A womb biopsy involves the removal of a tiny amount of tissue from the lining of the uterus (the endometrium). This screening test may reveal cell alterations caused by aberrant tissues or alterations in hormonal changes. A tiny piece of endometrial cells is taken to assist the physician in diagnosing specific health problems.
When Is Womb Biopsy Used?
When you experience any of the following symptoms, the doctor may advise you to get a womb biopsy:
- Menstrual irregularities
- Bleeding after menopause
- Heavy or long periods.
- Thickened uterine lining
Biopsy results may reveal abnormal cells connected to hormonal changes, as well as aberrant structures such as polyps or fibroids. These may result in unusual bleeding. A womb biopsy may also be used to screen for reproductive disorders such as uterine infections (endometritis).
What You Can Expect During The Procedure
Before the procedure, you will be given a gown or hospital garment to wear. The surgeon would have had you lay on the bed, having your legs in stirrups in an examination room. Physicians subsequently do a quick pelvic examination. They will also gently clean your cervix and vagina. The physician may use clamps to maintain your cervix stable throughout the surgery.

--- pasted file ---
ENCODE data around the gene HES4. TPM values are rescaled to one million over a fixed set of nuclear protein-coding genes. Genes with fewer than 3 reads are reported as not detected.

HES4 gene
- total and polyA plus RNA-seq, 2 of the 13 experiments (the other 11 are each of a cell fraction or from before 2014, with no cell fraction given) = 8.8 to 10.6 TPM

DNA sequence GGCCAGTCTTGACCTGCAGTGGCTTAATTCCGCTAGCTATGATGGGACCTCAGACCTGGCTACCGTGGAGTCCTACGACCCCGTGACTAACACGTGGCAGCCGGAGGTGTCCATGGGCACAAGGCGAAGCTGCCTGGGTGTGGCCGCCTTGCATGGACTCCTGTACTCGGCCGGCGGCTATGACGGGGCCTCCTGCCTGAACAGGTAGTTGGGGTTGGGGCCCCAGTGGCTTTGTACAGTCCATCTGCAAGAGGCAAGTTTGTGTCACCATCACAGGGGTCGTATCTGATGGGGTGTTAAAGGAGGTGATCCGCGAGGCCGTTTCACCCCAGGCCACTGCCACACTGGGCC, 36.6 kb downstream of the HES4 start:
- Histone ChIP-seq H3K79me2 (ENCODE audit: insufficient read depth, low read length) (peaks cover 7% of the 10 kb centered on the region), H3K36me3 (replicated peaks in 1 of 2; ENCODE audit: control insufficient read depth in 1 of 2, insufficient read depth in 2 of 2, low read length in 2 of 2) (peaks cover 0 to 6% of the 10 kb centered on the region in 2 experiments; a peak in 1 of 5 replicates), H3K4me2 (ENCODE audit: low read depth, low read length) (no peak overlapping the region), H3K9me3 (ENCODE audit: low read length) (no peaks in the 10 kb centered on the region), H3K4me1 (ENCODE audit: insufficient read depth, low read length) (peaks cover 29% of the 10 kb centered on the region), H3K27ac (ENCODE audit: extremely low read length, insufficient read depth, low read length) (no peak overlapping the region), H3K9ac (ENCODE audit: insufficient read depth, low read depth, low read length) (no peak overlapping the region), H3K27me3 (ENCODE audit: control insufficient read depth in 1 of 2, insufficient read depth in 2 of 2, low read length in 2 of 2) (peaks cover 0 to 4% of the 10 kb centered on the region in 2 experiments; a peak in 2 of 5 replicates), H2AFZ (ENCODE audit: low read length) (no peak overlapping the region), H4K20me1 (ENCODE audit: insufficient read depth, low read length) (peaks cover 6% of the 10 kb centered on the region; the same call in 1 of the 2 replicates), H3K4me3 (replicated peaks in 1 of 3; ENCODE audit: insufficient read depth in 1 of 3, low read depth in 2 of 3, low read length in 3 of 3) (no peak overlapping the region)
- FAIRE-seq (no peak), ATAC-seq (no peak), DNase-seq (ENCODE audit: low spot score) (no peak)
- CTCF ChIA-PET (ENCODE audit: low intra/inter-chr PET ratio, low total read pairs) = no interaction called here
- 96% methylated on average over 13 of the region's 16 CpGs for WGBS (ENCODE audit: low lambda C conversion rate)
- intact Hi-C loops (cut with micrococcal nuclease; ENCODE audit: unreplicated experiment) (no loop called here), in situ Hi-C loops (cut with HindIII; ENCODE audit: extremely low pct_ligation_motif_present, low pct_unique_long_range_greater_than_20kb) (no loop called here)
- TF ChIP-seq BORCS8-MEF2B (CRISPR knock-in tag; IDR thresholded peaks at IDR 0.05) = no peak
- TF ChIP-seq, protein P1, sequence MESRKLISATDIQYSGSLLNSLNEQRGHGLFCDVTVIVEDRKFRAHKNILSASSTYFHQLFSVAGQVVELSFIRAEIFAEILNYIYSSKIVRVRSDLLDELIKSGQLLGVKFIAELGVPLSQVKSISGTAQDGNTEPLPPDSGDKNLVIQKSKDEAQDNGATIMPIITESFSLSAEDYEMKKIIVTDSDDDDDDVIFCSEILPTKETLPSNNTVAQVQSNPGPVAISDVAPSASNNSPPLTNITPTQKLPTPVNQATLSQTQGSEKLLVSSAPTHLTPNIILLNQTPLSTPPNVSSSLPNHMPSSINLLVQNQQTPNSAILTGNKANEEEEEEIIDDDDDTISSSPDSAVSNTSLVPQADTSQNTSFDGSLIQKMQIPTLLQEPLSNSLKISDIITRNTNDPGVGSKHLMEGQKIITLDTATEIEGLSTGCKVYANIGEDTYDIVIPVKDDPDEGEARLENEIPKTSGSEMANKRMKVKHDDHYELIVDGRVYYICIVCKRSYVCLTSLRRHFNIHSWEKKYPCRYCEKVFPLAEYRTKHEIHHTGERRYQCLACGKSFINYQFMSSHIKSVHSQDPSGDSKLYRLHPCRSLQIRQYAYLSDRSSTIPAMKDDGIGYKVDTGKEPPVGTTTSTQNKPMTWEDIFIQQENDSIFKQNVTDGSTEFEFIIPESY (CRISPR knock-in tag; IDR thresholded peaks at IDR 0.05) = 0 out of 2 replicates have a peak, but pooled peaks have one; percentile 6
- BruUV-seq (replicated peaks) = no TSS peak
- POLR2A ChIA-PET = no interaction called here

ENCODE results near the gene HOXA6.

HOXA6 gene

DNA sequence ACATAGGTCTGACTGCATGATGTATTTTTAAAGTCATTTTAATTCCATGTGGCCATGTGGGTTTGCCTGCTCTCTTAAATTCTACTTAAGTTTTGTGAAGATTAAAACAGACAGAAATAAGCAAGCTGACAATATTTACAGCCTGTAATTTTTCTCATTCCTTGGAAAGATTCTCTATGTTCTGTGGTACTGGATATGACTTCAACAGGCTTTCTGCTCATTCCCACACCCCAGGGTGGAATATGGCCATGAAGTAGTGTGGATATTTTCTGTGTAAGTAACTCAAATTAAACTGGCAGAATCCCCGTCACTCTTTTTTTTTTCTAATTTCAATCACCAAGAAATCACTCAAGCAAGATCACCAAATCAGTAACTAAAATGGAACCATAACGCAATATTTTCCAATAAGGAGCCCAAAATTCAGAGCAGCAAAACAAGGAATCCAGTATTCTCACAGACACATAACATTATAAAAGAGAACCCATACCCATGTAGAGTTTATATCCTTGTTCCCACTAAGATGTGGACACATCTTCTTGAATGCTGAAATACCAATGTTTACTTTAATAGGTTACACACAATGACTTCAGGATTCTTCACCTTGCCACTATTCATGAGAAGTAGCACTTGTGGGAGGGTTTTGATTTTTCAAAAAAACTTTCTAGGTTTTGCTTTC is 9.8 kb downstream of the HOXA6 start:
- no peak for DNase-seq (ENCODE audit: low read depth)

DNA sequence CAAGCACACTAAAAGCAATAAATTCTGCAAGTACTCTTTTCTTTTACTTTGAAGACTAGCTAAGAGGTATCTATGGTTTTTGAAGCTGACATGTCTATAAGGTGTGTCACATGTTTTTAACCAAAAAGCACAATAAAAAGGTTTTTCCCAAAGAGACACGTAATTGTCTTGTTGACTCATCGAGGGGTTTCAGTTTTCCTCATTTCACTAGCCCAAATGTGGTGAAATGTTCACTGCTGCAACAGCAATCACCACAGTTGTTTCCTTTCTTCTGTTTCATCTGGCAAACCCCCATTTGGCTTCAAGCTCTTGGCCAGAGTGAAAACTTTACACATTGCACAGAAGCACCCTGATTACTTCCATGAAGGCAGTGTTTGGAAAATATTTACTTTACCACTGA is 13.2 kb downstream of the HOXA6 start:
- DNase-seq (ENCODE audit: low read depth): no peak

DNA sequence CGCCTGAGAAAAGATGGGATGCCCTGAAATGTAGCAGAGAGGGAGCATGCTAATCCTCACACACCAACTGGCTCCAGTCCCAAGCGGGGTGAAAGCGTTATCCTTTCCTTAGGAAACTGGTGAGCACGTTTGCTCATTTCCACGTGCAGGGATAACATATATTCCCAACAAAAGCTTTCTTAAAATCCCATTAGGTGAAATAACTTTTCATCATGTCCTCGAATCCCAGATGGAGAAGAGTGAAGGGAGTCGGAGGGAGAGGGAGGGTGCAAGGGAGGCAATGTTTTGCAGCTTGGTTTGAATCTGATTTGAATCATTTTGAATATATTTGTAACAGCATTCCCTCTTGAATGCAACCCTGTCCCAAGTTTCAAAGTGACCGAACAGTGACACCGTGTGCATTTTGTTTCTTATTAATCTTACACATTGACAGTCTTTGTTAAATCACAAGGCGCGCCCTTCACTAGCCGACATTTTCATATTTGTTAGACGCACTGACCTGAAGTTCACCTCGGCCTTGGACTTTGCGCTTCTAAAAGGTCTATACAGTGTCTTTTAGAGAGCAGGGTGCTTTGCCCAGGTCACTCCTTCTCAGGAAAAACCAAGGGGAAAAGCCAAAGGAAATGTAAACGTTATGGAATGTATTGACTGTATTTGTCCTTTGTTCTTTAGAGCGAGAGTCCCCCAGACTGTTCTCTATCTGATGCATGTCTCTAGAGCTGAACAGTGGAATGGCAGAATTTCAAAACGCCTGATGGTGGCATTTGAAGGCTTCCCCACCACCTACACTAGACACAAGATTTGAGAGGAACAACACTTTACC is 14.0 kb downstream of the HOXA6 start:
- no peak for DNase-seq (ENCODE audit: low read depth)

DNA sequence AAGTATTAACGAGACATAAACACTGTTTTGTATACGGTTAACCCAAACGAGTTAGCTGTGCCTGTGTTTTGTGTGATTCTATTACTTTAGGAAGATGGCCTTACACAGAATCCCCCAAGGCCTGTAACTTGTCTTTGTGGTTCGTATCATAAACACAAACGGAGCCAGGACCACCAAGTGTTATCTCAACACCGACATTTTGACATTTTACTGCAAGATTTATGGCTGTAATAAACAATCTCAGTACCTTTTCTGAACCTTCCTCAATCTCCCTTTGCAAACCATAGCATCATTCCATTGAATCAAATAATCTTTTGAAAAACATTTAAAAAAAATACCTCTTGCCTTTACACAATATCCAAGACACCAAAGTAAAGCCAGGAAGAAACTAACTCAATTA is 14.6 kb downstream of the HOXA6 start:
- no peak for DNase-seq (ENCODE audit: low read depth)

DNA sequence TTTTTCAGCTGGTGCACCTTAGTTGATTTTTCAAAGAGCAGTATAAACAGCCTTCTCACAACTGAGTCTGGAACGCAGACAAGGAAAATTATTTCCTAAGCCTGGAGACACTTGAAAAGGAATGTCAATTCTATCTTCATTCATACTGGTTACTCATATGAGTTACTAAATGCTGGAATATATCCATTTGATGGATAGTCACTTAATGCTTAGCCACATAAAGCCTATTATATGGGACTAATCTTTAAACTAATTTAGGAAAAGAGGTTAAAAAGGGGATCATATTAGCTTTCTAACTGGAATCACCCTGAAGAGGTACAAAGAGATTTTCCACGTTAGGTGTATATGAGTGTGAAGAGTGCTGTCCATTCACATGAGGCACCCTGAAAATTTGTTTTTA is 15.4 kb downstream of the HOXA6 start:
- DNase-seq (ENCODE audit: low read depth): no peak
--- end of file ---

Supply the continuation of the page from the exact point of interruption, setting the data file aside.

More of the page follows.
Your doctor will then insert a thin, flexible tube known as a pipelle through the entrance of your cervix and several inches into your uterus. They then move the pipelle backward and forward to get a tissue sample from the uterine lining. Usually, the complete process takes around 10 to 15 minutes.
What You Can Expect After The Procedure
It is typical to have slight cramps, bleeding, or vaginal discharge for a few nights after the operation. Use prescription painkillers as directed by your health professional. Ibuprofen and several other pain killers may raise the risk of bleeding.
Take only the medicines that your doctor has recommended for you. Do not wash, use tampons, or have intercourse for 2 to 3 days following a womb biopsy and the duration indicated by the healthcare professional. You may have additional restrictions on your activities, such as no intense exercise or lifting heavy. You may resume your usual diet unless otherwise directed by your doctor. Your health professional will inform you when you need to return for more care or treatment.